October 1, 2005, Greenwater, Wash.
The airplane was destroyed and its sole occupant, a non-Instrument-rated Private pilot, received minor injuries on impacting terrain at approximately 1900 Pacific time. Visual conditions prevailed; the flight was originating at the time of the accident. The pilot later said he inadvertently entered a fog bank shortly after takeoff and he attempted a climbing right turn to return to the clear air over the departure runway. He said that his airspeed dropped and the aircraft stalled, impacted trees and descended vertically to the mountain side. The airplane came to rest inverted.
October 1, 2005, Arlington, Wash.
Beech B-60 Duke
At 1230 Pacific time, the airplane sustained substantial damage following a landing gear collapse during the landing rollout. The Airline Transport pilot, the sole occupant of the airplane, was not injured. Visual conditions prevailed for the cross-country flight that originated at Bellingham, Wash. The pilot later reported lowering the landing gear before entering the traffic pattern. During the rollout, that the landing gear collapsed and the airplane slid to a stop.
October 4, 2005, Barnum, Wyo.
Beech V35B Bonanza
The airplane was destroyed and the pilot and passenger aboard it were fatally injured after impact with terrain at 1022 Mountain time. Instrument conditions prevailed. While en route, the pilot contacted the controller and asked about icing reports in the area. The pilot stated that he was having trouble holding altitude. Shortly thereafter, the pilot declared an emergency and radar and radio communications were lost.
October 6, 2005, Gulf of Mexico
At approximately 1645 Central time, the helicopter disappeared under unknown circumstances. The status of the Commercial pilot and the two passengers aboard is unknown. Visual conditions prevailed for Part 135 on-demand air taxi flight. The helicopter was engaged in several flights between oil platforms in the Gulf. No distress calls were received by the operators dispatch or any aircraft flying in the area. When the helicopter failed to make its required position reports, a search was initiated. Search and rescue efforts were suspended on October 10, 2005.
October 8, 2005, Monterey, Tenn.
The warbird was substantially damaged and its Airline Transport-rated pilot fatally injured at 1633 Central time after colliding with power lines and crashing during cruise flight. Instrument conditions prevailed but no flight plan had been filed. Witnesses driving nearby stated the ceiling was low and the visibility poor when the airplane was observed. The airplane continued along an Interstate highway and struck a power line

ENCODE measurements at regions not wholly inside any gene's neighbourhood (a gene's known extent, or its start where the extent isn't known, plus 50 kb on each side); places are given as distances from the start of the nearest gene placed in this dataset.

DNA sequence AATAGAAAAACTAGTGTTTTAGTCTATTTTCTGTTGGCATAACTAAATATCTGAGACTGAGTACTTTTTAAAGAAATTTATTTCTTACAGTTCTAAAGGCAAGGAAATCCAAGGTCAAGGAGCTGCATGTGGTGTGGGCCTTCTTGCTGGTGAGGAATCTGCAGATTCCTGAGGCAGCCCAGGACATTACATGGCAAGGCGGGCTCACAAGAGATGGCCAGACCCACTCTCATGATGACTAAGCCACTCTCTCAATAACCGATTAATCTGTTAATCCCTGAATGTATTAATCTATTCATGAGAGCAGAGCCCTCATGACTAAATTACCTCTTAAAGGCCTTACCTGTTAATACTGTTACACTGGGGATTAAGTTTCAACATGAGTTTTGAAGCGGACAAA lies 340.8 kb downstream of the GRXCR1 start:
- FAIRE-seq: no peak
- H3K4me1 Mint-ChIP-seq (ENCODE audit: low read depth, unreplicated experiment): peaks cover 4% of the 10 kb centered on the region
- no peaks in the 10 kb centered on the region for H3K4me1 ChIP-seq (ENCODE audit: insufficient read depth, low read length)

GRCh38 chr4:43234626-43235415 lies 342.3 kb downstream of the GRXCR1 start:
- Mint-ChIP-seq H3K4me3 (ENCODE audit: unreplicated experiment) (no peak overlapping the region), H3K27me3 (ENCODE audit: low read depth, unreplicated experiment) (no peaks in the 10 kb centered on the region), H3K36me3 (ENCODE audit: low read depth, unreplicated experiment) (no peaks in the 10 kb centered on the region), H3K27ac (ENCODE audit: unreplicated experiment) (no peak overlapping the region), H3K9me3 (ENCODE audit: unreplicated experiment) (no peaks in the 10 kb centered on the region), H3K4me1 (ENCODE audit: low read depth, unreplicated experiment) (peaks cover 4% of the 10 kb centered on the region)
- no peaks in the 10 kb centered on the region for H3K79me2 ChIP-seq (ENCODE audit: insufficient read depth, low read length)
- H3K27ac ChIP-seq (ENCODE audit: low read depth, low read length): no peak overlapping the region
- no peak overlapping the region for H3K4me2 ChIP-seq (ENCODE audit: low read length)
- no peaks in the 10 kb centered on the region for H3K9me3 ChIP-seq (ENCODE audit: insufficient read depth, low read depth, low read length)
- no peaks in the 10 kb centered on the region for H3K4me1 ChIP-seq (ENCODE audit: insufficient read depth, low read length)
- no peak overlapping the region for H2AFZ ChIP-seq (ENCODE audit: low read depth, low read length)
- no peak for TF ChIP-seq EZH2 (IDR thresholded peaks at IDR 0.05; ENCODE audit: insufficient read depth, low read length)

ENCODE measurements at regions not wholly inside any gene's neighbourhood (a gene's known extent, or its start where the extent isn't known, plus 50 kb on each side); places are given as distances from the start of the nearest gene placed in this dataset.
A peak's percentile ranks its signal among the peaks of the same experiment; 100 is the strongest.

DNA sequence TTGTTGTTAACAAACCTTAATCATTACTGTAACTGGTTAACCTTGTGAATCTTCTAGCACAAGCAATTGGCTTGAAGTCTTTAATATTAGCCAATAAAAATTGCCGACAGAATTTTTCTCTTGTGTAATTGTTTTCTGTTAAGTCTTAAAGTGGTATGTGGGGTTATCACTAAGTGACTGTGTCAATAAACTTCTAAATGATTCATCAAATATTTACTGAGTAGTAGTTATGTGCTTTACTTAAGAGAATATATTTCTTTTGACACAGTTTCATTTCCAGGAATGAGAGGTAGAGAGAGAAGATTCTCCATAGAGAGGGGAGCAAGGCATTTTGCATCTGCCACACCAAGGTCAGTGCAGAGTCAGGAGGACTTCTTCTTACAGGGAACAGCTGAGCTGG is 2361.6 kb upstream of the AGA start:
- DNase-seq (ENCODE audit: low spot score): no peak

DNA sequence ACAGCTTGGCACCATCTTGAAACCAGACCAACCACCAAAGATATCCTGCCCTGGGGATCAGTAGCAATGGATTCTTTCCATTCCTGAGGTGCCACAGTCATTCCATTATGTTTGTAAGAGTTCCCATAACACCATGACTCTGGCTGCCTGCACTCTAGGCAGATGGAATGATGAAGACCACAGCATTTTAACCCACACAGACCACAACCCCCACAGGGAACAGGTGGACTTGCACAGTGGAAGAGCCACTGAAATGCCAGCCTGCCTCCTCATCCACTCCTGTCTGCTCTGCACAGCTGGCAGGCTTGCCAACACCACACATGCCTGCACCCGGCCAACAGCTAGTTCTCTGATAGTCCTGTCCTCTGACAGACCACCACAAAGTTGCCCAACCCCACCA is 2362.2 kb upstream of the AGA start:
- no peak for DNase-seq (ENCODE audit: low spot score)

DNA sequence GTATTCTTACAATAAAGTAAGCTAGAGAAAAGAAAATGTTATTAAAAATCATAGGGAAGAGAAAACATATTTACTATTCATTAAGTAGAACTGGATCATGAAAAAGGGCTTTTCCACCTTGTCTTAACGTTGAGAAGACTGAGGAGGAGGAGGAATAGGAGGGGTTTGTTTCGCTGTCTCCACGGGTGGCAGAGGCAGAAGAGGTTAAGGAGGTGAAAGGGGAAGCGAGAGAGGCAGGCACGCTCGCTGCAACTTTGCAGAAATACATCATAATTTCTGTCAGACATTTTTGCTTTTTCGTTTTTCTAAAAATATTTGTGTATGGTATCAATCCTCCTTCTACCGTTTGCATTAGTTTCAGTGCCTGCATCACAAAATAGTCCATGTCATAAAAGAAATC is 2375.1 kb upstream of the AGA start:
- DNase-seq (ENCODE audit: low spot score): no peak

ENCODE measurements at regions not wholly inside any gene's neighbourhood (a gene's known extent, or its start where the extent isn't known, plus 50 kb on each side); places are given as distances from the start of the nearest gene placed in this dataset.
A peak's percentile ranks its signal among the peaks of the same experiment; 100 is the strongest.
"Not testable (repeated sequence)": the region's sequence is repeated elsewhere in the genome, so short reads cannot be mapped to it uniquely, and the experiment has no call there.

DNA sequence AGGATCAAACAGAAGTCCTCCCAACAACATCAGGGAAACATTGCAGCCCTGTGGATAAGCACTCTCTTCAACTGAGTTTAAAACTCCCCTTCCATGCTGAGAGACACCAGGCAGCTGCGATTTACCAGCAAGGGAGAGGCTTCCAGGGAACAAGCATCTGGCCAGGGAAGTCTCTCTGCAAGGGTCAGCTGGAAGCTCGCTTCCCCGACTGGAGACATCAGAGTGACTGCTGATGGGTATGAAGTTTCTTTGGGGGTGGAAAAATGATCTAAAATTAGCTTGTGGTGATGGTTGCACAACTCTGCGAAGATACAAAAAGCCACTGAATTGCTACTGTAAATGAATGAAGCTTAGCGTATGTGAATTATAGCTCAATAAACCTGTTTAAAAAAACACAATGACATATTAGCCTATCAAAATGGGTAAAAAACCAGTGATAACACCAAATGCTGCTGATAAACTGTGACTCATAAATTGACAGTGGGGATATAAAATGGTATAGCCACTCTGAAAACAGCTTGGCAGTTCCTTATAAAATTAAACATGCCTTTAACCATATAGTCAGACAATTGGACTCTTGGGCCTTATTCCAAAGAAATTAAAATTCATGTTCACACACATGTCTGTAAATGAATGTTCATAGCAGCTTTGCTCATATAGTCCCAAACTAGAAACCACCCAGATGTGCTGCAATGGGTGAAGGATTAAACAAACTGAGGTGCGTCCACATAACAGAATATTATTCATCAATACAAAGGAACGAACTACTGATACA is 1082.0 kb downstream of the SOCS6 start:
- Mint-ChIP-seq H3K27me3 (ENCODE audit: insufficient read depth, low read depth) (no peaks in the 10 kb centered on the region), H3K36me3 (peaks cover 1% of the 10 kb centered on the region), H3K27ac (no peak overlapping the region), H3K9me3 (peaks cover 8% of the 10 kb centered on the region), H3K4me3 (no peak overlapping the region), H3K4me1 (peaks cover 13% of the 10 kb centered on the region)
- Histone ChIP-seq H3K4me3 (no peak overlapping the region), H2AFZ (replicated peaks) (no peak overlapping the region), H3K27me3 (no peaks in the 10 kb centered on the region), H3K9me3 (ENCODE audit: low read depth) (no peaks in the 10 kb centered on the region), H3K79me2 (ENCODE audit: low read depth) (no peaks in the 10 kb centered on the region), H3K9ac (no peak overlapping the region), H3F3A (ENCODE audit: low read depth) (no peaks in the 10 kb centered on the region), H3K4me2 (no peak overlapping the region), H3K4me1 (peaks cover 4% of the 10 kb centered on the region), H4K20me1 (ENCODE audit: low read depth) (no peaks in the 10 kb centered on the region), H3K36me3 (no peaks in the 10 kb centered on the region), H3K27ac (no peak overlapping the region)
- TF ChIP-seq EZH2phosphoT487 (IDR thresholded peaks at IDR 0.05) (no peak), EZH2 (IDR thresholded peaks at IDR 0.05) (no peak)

October 12, 2005, Phoenix, Ariz.
Boeing 737/Boeing 737
At 2018 Mountain time, a Southwest Airlines Boeing 737-7H4 collided on the ground with a Southwest Airlines Boeing 737-3H4 at the Phoenix Sky Harbor International Airport. Both airplanes were operating as scheduled domestic passenger flights under Part 121.The collision occurred following the landing of one 737 on Runway 26. The Boeing proceeded south on Taxiway R and was turning clockwise onto Taxiway D when its left winglet hit the other 737s right horizontal stabilizer. The arriving 737 sustained minor damage to its left winglet. The other 737, which was standing with its brakes set at intersection D13, sustained substantial damage to its right horizontal stabilizer. There were a total of 10 crewmembers and 127 passengers aboard both Boeings. None of the occupants were injured. Night visual conditions prevailed
October 14, 2005, Rootstown, Ohio
Lancair 235/Cessna 172L
The two aircraft collided in mid-air and were destroyed at 1405 Eastern time. Visual conditions prevailed; all four aboard both airplanes were fatally injured. The Lancair, with a pilot and pilot-rated passenger aboard had departed Carroll County–Tolson Airport (TSO), Carrollton, Ohio, with an intended destination of Portage County Airport (29G), Ravenna, Ohio. The Cessna, with a flight instructor and dual student aboard, was engaged in a dual instructional flight, having departed departed Akron Fulton International Airport (AKR).
October 14, 2005, Eagar, Ariz.
Robinson Helicopter R22 Beta